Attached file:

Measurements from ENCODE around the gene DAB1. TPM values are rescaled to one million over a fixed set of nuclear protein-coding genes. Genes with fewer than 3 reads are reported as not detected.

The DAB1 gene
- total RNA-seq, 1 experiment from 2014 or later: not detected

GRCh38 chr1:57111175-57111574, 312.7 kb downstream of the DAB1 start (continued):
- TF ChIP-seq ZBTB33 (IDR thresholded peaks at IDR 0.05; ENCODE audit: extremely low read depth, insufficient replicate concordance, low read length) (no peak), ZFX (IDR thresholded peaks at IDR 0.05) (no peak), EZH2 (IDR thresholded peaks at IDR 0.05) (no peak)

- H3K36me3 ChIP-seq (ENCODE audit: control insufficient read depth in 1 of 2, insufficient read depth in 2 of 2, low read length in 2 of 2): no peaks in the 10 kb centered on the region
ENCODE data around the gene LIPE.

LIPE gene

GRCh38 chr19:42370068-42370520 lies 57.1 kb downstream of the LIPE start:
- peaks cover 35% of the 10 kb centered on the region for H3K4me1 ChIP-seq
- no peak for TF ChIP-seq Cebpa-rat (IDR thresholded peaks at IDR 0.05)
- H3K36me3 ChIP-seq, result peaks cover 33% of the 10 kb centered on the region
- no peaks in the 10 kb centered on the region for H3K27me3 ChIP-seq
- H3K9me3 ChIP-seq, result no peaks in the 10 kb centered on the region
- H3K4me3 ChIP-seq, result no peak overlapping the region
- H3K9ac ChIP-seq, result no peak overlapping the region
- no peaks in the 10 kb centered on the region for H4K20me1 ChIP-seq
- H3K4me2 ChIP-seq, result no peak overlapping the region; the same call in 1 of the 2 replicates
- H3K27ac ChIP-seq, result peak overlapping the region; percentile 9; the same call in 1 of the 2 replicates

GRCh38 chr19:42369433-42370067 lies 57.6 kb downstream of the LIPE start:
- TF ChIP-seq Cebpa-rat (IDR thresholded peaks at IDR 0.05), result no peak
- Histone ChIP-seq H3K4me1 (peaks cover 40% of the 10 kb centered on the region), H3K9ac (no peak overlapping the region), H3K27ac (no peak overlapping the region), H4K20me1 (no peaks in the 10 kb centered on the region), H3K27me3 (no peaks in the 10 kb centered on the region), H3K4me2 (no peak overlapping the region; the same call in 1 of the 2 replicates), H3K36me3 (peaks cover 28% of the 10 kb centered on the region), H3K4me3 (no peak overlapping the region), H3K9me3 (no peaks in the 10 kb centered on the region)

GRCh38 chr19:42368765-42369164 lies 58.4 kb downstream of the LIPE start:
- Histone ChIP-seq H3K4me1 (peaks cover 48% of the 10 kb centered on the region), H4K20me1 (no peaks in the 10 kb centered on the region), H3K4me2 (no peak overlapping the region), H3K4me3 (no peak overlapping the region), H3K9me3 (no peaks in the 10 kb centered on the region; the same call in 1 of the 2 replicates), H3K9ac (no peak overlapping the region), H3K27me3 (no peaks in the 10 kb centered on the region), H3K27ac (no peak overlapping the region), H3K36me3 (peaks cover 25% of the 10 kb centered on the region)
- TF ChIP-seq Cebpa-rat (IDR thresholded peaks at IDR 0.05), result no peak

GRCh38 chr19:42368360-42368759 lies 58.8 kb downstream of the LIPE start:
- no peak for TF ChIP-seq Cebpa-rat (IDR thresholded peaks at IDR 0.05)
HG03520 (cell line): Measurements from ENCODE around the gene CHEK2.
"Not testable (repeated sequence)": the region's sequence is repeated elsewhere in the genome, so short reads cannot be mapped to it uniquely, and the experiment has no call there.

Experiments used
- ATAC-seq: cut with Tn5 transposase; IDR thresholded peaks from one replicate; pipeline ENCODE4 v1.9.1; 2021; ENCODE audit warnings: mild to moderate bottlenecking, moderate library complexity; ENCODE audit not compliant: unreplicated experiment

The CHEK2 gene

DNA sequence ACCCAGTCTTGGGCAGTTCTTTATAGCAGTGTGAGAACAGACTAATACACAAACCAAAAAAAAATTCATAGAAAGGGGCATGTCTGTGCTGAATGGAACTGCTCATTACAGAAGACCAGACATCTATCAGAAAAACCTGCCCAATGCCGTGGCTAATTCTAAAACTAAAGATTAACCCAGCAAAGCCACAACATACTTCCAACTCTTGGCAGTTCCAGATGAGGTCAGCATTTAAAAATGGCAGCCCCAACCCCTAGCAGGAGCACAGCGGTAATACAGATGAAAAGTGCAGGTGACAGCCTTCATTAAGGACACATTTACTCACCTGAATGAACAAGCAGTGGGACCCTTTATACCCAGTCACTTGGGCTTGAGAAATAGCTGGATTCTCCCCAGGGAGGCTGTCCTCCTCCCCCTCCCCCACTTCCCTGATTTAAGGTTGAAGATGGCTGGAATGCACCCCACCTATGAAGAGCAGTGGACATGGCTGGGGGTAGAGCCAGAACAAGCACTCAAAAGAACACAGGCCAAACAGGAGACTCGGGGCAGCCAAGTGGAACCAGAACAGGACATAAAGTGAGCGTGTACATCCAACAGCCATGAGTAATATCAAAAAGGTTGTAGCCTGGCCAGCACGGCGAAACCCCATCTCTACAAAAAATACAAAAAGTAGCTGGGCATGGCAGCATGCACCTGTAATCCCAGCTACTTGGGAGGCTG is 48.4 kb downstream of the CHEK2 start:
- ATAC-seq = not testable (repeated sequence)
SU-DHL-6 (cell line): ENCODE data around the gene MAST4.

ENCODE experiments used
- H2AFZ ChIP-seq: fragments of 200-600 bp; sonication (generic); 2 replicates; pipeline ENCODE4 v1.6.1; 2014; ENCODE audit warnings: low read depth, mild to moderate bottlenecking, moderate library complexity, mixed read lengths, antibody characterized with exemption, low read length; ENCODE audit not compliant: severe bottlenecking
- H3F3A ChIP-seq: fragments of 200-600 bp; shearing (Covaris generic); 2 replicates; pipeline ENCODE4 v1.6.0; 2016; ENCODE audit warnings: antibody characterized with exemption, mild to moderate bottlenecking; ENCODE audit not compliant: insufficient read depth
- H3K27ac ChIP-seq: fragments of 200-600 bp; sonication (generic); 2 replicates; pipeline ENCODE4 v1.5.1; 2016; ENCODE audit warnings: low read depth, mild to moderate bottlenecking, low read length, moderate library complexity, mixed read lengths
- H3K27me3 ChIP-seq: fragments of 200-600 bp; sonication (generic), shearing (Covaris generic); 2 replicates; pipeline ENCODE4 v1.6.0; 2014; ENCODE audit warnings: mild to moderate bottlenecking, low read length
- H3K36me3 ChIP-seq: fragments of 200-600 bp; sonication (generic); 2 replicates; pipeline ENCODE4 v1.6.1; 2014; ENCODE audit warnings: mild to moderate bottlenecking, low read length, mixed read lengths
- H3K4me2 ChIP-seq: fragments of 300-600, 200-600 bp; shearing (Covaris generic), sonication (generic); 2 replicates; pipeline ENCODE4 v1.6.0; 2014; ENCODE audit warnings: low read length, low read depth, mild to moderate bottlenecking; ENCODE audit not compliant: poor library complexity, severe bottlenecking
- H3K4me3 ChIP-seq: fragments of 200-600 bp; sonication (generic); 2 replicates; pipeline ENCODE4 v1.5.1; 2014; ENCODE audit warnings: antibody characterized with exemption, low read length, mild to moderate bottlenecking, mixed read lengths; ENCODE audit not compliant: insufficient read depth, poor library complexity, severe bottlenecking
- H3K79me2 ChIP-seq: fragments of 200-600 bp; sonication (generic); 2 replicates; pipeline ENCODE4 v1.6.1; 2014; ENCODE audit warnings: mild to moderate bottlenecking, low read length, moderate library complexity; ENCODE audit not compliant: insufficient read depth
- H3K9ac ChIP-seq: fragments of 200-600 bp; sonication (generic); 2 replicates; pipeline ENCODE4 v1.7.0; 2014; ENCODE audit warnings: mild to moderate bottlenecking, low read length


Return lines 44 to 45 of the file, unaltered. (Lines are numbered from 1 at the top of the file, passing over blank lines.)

- H3K79me2 ChIP-seq: fragments of 200-600 bp; sonication (generic); 2 replicates; pipeline ENCODE4 v1.6.1; 2014; ENCODE audit warnings: mild to moderate bottlenecking, low read length, moderate library complexity; ENCODE audit not compliant: insufficient read depth
- H3K9ac ChIP-seq: fragments of 200-600 bp; sonication (generic); 2 replicates; pipeline ENCODE4 v1.7.0; 2014; ENCODE audit warnings: mild to moderate bottlenecking, low read length